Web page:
Samsung quits UK camera market – official statement confirms the rumors

Samsung quits UK camera market – official statement confirms the rumors

The rumors started in mid-September when Korean website NewsTomato reported that Samsung planned to close its camera division. This was followed by a rebuttal from Samsung amidst fresh rumors from other territories.

We’ve held back from reporting on this story until we’ve been able to get official word from Samsung UK, but now it’s arrived: “In the UK, we have seen a gradual and sustained decline in demand for standalone digital cameras and camcorders and related accessories. For this reason, we have taken the decision to phase out the sales and marketing of these products.”

This will be both a surprise and a disappointment to a lot of people. We’ve held the pro-level Samsung NX1 compact system camera in high regard ever since it was first launched, and when the same sensor appeared in a smaller, cheaper model, the NX500, we had good words to say about that too.

But Samsung’s camera division has been pretty quiet of late, and while Samsung insists this is a ‘local’ decision only, similar reports from other territories including Europe and Australia suggest that the future of the camera division globally is in doubt.

Where now for Samsung fans and mirrorless cameras?

Fans of Samsung’s compact cameras needn’t be too dismayed since there are plenty of other brands to choose from and cameras like these are one-off purchases anyway. But those who’ve invested in Samsung’s mirrorless NX-series cameras are in a worse position because they’ve invested in a system rather than a single camera. Samsung seemed to be making steady progress in developing a range of professional-grade lenses to go with it, but this announcement is likely to leave owners wishing they’d invested in a different brand.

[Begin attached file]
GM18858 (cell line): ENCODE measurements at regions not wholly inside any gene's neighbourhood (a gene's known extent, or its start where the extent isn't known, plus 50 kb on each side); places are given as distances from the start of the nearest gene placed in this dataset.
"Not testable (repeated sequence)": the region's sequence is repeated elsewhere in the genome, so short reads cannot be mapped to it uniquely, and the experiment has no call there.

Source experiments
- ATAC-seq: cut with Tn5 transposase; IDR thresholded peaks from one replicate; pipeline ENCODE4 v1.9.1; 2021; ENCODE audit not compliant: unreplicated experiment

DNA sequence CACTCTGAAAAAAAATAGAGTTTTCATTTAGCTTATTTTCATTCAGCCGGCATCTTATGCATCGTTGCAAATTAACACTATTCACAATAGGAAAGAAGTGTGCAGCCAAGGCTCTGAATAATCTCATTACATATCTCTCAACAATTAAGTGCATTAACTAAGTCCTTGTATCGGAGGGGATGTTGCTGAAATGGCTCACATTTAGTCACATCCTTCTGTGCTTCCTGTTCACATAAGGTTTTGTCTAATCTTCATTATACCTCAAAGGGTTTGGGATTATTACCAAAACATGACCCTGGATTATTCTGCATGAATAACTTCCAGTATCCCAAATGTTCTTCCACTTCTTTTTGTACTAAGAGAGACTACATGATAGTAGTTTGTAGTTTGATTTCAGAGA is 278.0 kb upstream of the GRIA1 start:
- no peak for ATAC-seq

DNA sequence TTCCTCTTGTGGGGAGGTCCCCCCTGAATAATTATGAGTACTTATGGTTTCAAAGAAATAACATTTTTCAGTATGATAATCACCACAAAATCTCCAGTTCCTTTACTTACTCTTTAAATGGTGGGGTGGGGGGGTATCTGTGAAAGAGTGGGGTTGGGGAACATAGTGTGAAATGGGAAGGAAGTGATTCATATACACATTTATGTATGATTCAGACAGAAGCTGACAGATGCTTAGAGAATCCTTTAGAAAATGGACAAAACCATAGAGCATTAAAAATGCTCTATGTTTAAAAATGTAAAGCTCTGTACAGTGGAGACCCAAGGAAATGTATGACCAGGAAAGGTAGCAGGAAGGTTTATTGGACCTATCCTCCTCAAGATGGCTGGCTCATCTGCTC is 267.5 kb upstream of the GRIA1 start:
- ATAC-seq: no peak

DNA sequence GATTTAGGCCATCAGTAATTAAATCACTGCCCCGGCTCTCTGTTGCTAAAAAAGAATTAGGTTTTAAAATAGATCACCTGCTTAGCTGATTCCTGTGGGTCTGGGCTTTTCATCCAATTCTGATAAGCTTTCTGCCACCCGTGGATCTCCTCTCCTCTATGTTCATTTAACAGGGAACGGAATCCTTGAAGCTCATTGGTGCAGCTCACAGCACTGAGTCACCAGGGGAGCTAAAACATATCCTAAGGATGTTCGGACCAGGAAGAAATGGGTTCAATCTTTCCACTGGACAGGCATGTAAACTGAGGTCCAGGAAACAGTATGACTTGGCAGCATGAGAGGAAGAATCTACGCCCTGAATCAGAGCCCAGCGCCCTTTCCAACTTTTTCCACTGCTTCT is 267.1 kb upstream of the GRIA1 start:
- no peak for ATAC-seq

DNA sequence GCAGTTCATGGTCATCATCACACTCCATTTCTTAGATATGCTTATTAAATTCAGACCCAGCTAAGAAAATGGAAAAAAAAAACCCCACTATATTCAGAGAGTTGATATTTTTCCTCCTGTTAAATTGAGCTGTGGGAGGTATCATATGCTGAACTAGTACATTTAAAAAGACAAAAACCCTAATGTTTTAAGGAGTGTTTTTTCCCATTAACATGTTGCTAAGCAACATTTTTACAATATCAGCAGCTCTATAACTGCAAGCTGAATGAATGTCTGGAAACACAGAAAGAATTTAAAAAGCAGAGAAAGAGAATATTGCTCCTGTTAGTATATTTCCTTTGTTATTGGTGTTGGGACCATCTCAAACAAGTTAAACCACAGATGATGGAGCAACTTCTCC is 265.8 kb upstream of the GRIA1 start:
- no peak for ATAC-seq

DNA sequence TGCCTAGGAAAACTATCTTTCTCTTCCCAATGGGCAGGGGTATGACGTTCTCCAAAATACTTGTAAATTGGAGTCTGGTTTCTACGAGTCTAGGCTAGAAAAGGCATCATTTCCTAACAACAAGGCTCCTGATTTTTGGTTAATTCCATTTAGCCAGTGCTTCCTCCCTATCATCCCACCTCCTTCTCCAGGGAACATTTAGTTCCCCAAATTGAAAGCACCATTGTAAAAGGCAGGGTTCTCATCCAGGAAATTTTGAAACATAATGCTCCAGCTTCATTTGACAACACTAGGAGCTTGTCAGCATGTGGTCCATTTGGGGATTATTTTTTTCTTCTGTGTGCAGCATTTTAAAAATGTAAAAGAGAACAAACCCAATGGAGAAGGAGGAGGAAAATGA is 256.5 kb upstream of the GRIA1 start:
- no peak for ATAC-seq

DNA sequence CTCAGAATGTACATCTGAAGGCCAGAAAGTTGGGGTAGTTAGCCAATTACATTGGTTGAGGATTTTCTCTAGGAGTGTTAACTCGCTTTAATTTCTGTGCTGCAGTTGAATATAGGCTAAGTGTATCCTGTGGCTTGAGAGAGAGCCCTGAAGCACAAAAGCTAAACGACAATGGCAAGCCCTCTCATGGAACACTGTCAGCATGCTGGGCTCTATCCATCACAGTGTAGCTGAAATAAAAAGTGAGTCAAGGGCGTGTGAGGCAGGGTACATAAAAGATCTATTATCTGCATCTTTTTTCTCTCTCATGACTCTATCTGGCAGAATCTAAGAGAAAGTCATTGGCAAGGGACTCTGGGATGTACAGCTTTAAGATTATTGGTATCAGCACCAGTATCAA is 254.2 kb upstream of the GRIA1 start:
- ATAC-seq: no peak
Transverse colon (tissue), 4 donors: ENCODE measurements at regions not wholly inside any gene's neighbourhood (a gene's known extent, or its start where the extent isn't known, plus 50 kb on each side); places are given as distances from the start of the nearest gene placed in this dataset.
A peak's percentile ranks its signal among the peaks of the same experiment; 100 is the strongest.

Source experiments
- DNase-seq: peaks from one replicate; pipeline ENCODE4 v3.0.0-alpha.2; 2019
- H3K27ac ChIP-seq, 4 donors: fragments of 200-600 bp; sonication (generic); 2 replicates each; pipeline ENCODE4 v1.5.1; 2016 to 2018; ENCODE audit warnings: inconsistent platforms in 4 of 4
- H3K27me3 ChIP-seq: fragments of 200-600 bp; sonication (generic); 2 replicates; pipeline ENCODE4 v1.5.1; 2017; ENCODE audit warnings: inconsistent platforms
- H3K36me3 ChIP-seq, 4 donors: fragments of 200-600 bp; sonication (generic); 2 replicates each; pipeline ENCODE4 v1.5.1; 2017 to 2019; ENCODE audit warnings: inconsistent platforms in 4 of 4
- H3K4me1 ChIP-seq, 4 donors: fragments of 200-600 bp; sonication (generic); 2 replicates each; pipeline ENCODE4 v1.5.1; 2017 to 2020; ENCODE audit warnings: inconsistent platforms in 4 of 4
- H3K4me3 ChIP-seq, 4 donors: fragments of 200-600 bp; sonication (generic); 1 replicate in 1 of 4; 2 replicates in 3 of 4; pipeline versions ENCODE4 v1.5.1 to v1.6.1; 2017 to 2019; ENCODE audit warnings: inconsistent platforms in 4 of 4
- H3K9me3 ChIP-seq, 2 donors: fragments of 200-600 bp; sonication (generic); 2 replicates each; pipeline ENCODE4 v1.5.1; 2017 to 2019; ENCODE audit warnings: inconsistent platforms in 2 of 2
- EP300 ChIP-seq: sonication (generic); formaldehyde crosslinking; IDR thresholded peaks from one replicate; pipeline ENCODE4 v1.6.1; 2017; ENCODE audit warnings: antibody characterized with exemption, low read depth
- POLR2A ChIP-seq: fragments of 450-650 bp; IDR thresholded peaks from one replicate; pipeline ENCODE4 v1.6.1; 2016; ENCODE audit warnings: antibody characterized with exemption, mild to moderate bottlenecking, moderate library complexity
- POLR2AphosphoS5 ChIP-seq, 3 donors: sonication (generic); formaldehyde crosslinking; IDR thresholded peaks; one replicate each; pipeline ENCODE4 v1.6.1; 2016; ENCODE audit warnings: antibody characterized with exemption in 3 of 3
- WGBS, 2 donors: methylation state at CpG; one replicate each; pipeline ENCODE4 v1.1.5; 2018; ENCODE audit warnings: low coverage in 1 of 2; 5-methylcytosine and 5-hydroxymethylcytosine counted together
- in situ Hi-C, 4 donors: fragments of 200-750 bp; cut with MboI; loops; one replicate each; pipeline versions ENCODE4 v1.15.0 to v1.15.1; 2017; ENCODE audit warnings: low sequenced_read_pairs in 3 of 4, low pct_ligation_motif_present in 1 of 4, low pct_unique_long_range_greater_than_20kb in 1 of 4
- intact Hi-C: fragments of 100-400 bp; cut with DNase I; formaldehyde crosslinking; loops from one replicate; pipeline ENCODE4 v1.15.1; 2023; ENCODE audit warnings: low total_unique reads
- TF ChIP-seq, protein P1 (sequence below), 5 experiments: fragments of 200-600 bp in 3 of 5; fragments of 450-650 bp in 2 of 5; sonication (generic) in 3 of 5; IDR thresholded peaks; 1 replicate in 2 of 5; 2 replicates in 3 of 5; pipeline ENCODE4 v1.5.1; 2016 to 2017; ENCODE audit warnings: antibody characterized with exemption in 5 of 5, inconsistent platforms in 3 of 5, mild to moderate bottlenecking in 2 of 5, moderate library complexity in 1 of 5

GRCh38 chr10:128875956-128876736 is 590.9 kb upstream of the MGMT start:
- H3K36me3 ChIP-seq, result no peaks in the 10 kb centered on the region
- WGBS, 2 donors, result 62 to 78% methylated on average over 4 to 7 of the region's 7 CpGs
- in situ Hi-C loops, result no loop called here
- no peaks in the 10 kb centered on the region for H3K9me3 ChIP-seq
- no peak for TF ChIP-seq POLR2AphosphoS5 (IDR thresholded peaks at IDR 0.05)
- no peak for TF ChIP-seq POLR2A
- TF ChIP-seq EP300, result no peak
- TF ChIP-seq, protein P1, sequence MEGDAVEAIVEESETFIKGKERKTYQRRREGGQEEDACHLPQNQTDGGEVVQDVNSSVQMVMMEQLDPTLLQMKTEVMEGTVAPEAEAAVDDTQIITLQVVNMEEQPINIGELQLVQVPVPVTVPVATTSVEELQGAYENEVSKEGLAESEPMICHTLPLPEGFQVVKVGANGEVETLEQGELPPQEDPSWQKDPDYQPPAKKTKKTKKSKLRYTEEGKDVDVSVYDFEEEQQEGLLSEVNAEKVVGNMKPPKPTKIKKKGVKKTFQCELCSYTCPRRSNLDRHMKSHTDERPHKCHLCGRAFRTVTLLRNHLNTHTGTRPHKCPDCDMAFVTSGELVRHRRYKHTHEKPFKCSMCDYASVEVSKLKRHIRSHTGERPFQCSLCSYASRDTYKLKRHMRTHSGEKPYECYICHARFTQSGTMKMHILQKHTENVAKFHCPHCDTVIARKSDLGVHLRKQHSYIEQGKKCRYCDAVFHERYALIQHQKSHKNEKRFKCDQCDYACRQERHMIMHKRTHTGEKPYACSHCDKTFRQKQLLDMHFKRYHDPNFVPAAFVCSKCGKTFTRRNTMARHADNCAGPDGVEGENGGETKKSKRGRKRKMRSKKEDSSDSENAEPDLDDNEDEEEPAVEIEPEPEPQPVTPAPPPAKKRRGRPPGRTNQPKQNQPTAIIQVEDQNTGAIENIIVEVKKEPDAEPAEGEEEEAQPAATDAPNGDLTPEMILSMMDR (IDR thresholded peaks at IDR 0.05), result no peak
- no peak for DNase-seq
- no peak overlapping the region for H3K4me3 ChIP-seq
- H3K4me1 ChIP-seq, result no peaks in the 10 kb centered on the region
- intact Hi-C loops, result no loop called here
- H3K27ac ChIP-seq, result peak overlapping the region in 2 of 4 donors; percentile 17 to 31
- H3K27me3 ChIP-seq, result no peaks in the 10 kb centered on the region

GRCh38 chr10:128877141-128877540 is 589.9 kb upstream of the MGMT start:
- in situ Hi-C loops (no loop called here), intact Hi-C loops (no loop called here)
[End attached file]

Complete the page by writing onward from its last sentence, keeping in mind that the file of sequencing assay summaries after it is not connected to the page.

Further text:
Samsung was at the forefront of the mirrorless camera market with the NX1, but this is still an emerging and relatively untested market, commercially. One of the reasons for the continued popularity of traditional DSLR designs is simply that they’ve been around for a long time and are backed up by extensive lens and accessory systems.

This is bad news for Samsung, but the mirrorless market is nevertheless looking very healthy. Sony’s A7-series mirrorless cameras are starting to gain serious traction in the professional market, Panasonic is driving ahead with cutting edge 4K video and still image capture technology and Olympus’s jewel-like mirrorless cameras have, paradoxically, reminded many enthusiasts of what they used to love about SLR cameras before they became so big and heavy.

So it’s sad that Samsung has pulled out, but it’s not necessarily a sign of the times. As far as we’re concerned, the camera market as a whole has never looked more diverse or more exciting than it does right now.

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TechRadar: Photography & video capture news

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